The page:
With the weather growing colder we can no longer deny that winter is upon us here in Wisconsin. On an average year, the coming of winter can bring both dread and happiness for many. With the changes to our lives with COVID-19, many individuals have been overwhelmed with a sense of dread for the 2020/2021 winter. Luckily we still have time to start coping ahead for the isolation and possible quarantines that may take place during these colder months.
What is coping ahead? Coping ahead is one way to enhance our resiliency—the ability to bounce back from something difficult. Coping ahead is what we do when we can see those difficulties coming. Think to yourself about how winters normally go for you. Do you immediately start to isolate and feel down? Maybe it isn’t until February hits that winter starts to wear on you? Maybe it’s frequent up and downs? Or maybe your bigger concern is coping through a quarantine? No matter what, you can make a plan to start taking care of yourself now, so when things get tough you are already on track and prepared.
Imagine you have a toolbox that you are preparing for when days get tough, this could even be a physical box that you store a few things in to keep yourself busy. Here are a few ideas to pack in your toolbox to prepare for tough days.
Start With the Basics. Sleeping, eating, and taking care of hygiene are some of the basics of feeling good. We can spin out of control very quickly when these basics are “off”. Find a schedule that works for you to keep you on track. Maybe start meal planning to make sure your shopping trips are more efficient and that you are balancing meals in a way that works for you. This can help prevent snacking or skipping meals that can occur when we are not feeling well.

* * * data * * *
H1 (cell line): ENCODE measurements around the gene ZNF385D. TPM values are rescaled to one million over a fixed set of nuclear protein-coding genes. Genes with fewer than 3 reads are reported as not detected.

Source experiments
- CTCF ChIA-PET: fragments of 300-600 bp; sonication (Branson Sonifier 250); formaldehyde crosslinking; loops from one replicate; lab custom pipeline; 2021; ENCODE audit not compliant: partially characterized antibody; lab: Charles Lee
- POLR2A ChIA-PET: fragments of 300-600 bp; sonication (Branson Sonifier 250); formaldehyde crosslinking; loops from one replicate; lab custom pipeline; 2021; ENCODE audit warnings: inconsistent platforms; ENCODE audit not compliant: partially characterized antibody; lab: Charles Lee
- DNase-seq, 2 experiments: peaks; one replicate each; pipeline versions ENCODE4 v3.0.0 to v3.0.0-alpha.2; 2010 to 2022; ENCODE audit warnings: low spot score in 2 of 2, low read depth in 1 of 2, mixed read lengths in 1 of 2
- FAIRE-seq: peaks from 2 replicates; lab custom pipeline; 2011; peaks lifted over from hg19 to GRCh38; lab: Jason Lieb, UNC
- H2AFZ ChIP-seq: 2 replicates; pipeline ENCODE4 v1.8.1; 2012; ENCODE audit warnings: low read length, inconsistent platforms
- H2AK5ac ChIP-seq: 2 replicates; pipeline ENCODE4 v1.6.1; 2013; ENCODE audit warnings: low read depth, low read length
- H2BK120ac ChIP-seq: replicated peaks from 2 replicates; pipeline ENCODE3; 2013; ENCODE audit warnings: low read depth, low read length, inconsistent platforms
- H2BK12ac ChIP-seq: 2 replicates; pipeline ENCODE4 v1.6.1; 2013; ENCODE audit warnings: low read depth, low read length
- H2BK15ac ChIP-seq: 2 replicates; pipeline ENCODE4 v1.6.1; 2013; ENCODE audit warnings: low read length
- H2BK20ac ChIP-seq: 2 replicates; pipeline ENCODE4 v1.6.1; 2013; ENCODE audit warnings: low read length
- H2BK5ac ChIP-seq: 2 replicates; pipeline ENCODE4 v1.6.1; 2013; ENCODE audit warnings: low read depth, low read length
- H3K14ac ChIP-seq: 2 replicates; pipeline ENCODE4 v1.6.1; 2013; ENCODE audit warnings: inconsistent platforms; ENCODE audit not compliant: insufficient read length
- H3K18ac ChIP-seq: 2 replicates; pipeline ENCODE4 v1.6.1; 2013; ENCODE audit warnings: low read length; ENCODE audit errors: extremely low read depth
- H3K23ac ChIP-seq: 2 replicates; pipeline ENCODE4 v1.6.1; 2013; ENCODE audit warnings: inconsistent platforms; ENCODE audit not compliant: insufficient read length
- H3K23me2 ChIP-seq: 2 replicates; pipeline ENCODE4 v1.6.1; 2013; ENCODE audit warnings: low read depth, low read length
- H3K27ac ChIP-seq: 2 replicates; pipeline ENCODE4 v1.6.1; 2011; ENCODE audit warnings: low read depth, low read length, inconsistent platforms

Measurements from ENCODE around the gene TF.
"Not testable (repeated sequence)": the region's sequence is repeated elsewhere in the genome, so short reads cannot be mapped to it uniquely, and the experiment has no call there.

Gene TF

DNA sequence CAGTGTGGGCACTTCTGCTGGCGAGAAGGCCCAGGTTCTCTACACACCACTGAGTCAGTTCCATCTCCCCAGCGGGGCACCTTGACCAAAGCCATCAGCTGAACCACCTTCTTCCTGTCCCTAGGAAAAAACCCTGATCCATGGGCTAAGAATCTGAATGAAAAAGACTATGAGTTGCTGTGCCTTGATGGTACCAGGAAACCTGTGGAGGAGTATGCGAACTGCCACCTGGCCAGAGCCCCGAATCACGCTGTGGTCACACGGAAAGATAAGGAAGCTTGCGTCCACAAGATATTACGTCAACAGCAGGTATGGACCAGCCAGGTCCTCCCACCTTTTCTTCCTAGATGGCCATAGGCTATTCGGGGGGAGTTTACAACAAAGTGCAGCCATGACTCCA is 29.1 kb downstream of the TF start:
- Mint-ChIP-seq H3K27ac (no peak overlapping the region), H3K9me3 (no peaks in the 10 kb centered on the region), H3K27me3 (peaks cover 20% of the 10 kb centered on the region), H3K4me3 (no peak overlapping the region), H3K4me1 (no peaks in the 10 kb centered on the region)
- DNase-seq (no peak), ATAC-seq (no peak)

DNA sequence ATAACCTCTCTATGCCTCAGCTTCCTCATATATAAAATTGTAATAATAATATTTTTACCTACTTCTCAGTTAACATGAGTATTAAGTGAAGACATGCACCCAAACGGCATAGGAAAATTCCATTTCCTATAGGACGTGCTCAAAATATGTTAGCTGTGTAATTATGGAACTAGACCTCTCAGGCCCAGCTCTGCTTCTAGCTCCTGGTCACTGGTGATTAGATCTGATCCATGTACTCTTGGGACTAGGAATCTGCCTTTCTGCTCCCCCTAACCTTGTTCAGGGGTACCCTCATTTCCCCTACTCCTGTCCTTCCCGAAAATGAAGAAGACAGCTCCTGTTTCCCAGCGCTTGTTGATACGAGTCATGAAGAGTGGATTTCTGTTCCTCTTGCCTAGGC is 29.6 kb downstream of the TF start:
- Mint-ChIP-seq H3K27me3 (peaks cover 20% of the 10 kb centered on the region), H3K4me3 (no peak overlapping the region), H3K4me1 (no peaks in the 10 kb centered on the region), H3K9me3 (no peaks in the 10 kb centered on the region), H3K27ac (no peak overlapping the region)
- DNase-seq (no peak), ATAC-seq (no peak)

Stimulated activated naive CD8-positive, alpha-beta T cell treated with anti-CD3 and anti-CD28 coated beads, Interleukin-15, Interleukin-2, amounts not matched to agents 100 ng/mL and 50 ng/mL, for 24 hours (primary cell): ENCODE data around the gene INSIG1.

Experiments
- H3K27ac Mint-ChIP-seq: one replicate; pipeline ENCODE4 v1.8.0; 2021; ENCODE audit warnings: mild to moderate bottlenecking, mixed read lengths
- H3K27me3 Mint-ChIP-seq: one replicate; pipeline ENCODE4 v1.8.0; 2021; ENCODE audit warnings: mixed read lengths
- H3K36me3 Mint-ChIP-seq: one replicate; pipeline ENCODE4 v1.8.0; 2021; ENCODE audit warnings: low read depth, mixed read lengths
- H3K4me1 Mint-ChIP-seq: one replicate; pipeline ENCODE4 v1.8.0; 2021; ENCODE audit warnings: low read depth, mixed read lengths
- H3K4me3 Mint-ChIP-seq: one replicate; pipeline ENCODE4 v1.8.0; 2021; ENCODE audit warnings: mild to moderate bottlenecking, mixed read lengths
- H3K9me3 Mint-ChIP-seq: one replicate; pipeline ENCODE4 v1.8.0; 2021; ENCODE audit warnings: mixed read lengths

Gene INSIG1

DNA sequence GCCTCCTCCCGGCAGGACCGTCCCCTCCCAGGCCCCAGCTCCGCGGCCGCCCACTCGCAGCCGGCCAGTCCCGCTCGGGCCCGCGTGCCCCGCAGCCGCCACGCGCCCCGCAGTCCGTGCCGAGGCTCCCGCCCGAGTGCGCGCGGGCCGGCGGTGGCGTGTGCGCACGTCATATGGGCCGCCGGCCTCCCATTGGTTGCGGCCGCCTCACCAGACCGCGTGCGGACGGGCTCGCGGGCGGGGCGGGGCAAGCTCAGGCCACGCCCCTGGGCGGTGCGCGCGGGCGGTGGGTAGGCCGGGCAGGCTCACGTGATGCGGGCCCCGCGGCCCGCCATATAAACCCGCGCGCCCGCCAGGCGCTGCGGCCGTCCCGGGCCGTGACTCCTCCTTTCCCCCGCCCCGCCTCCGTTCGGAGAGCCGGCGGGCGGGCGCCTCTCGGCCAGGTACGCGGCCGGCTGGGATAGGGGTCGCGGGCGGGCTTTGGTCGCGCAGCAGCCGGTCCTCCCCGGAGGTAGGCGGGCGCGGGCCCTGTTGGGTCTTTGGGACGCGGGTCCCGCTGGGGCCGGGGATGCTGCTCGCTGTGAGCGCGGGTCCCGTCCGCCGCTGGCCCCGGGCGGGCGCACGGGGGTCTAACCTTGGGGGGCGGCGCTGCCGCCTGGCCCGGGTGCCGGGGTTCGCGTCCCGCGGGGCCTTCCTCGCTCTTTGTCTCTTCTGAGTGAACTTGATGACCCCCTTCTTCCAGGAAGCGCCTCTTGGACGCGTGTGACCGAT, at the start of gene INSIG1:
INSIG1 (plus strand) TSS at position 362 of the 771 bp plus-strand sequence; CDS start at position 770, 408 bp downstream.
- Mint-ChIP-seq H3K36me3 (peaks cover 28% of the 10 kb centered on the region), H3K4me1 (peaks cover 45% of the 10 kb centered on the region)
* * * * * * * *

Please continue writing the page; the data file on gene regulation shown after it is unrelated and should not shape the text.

Use Your Library. We are here for you no matter if our doors are open or closed. Search tons of content, books, movies, magazines, music, and more, all from the safety of your home! Check out our digital services here. We also have cool things to try like a light therapy kit that you can use to see if it helps relieve your symptoms of feeling sad and/or groggy during the wintertime. We also have snowshoes that you can check out that, just maybe, will help you embrace the snow. Our materials can also help push you towards opposite actions. This is when we are feeling sad so we choose a book or movie that will make us laugh. Doing these opposite actions can be hard at first, but may help shift your mood to a more positive place.
Be Active. Try to maintain or slightly increase the exercise you have been doing. Try YouTube for videos on yoga in your chair. Next, get the whole family moving with YouTube channels like Yoga with Adriene or Cosmic Kids Yoga. These are great options for gently exercising your whole body in small spaces. If you can, get outside and do a lap around the block, do what you can, and just keep yourself moving!
Stay Connected. Make a plan for who you want to stay connected with. I have seen a resurgence in popularity for pen pals, or people scheduling regular phone chats. This is a very positive way to safely stay connected to people we care about.
Be Prepared. Have essentials ready if you need to quarantine. This is everything from canned goods and medicines, to projects, crafts, and puzzles that can help keep you busy. When you are feeling good (hopefully you are right now!) don’t delay getting these items out. Put them all together in one place so you are ready. This may help prevent you from feeling out of control and unprepared. It may also help you choose healthy hobbies to go to instead of getting sucked into doing nothing or other unhealthy pastimes.
Talk to Your Doctor. Ask your doctor if any treatments or supplements may be right for you.
Talk to a Therapist. If you are experiencing ongoing distress it may be time to talk to someone to help you cope through the hard times.
Get Help. If you or someone you know is experiencing thoughts of hurting themselves or thoughts of no longer wanting to be here, know that there is help out there and to not delay. A local emergency resource is Northwest Connections, or the national resource—the National Suicide Prevention Lifeline.
If you have more questions about library materials and events, please reach out to the library’s Information and Reference staff, call them at 715-839-5004, chat with them via our website, or email them at email@example.com.
If you want to get connected to community resources to support your social, mental, and physical health, please contact the Community Resource Specialist by reaching out at 715-839-5061 or at firstname.lastname@example.org.